See list attachedSeptember 25, 196868-PA-T-206APA/Chief, Apollo Data Priority CoordinationC’ Communication Loss
A lot of work is going into the subject contingency – with respect to:
a. Onboard cis-lunar navigation (P23)
b. Onboard return-to-earth targeting (P37)
c. Block data
all of which are solely for that failure. I won't comment on whether or not it's worthwhile. It's too emotional an issue to even consider eliminating it, regardless of how you feel. Therefore, by definition it's necessary to prepare for it. This memo is to report current sta- tus of this effort.
The spacecraft G&N is equipped to perform cis-lunar navigation. That is, determine its own position and velocity (state vectors) – primarily through use of star-horizon angle measurements. (Incidentally note that sextant trunion angle is the only observation used, an IMU is not required except to assist in acquisition of the targets.) We are told that at best the onboard navigation is marginal for providing a safe return to earth from cis-lunar space. Accordingly, if it is to be depended upon, it must be operated in the best way possible. For example, it cannot be simply cranked up and used at the time its need is recognized – half way back from the moon. Rather then that, as soon as the spacecraft starts back to earth, navigation must be initiated essentially as if a communication failure has already occurred. Specifically, observations and data processing must be carried out on a regularly scheduled basis through the transearth phase of the mission starting with star/lunar horizon observations within a couple of hours after TEI. This is nec- essary, we're told, to condition the observation weighting functions – the so-called W-matrix – so that subsequent observations are processed properly. In order to protect the W-matrix, it may be necessary to transmit the MCC-H/RTCC determined state vectors into the spacecraft computer memory locations assigned to the LM state vector which, of course, are unused on this flight. Or if uplinked into the CSM state vector slots, the crew will have to reset a flag bit to prevent reini- tialization of the W-matrix during the next period of navigation. Asso- ciated with this, there must be a mission rule governing circumstances following communication loss in which the crew should utilize the onboard determined values rather than the old MSFN data transmitted before the failure. The point is, aside from obvious failure, there will be no way for the crew to determine in-flight which set of state vectors is the better. Jim McPherson's guys (MPAD) are determining this switchover point, which they expect to be about 20 hours out from the earth. Com- munication loss after that point would mean to use the last MSFN data uplinked – cause it'll be good enough. Before that though, the crew would essentially flush the MSFN and use their own navigation as a bases for maneuver targeting and entry guidance initialization. And – don't anyone kid himself. For the crew (and everyone else too) to learn how to operate that oyster is going to take a lot of time and effort.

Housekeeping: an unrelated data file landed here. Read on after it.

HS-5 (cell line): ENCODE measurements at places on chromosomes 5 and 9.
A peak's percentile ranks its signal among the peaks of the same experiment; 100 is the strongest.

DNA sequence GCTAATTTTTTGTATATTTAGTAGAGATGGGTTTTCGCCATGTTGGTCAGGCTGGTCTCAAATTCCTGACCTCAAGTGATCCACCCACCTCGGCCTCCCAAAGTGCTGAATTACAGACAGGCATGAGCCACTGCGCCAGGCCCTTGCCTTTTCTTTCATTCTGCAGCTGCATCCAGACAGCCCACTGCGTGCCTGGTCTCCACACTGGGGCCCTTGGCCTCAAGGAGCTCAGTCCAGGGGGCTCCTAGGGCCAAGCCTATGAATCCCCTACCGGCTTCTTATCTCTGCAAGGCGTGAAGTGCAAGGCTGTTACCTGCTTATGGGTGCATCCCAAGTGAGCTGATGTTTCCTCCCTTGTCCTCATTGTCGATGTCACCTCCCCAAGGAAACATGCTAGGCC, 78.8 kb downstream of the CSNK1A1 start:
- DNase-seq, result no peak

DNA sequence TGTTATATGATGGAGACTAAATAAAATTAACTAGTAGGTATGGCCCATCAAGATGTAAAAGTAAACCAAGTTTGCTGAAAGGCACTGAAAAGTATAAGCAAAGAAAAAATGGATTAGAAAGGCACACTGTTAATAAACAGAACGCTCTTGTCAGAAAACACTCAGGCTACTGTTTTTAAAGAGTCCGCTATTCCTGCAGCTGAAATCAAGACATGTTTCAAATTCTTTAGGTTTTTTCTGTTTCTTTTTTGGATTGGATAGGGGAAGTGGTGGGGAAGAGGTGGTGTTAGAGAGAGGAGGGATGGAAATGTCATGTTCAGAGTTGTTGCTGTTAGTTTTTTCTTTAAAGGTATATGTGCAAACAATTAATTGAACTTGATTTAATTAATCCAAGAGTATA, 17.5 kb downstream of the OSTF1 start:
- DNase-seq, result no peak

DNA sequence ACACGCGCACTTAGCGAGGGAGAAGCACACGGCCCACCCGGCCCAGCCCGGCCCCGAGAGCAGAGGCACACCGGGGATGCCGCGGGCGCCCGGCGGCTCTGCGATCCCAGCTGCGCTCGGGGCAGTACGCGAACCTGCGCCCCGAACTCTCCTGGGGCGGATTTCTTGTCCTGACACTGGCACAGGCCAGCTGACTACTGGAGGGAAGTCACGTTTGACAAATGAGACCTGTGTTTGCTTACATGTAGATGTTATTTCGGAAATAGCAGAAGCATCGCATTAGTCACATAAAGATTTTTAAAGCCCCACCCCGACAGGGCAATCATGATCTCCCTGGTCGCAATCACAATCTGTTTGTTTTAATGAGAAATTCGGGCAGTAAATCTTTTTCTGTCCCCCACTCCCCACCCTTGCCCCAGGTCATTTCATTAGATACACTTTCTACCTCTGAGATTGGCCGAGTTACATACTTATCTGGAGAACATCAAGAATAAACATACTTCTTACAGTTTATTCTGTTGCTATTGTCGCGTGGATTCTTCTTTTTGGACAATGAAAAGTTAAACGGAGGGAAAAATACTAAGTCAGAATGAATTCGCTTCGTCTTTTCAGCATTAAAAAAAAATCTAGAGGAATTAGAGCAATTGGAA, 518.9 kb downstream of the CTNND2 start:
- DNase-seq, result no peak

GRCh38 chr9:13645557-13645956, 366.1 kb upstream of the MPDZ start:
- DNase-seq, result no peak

Something else that's going to absorb attention is the return-to-earth targeting program. It doesn't necessarily come out with the answer you want automatically. Briefly, it has two options and will compute a maneuver to either get back-to-earth with the smallest possible maneuver (minimum ΔV mode) or as fast as possible using a crew specified ΔV (min. time mode).The landing point is not controlled in the computation and, if they want to return to some particular place – like the ships – the crew must manually iterate, noting the predicted IP and adjusting ΔV until they are satisfied. Use of the new, short range entry made the tables of predicted entry range in the spacecraft computer program wrong and so the crew will have to apply some biases in this process. (We're determining what they should be now.) Either that or use the minimum ΔV mode for corridor control only. This, of course, would usually be the preferred way to do it. I suspect.
Another action item Jim McPherson picked up is in regard to defining the minimum amount of time required to use the onboard navigation, starting from scratch. The problem here is in determining what “Block Data” maneu- ver should be sent up while in earth orbit for the TLI + 4 hour abort point. I think it is possible to provide a 17 hour return to the prime recovery area but if that is not sufficient time to navigate, target and execute an MCC onboard the spacecraft, it may be necessary to go an extra day – say a 41 hour return – to land there. That goes against the grain doesn't it, but that's where the no-communication logic led me!
Incidentally, all translunar navigation, as such, has been deleted from the flight plan. Essentially, all that is currently included are a series of observational periods to gather raw sextant star/horizon data for post flight analysis – particularly near the earth, which could not be obtained near the end of the transearth leg when we want to concentrate on entry preparations.
Obviously, we have a lot of thinking ahead of us. I just wanted to give a little status report and a chance for you to tell us how stupid we are, if you feel that way.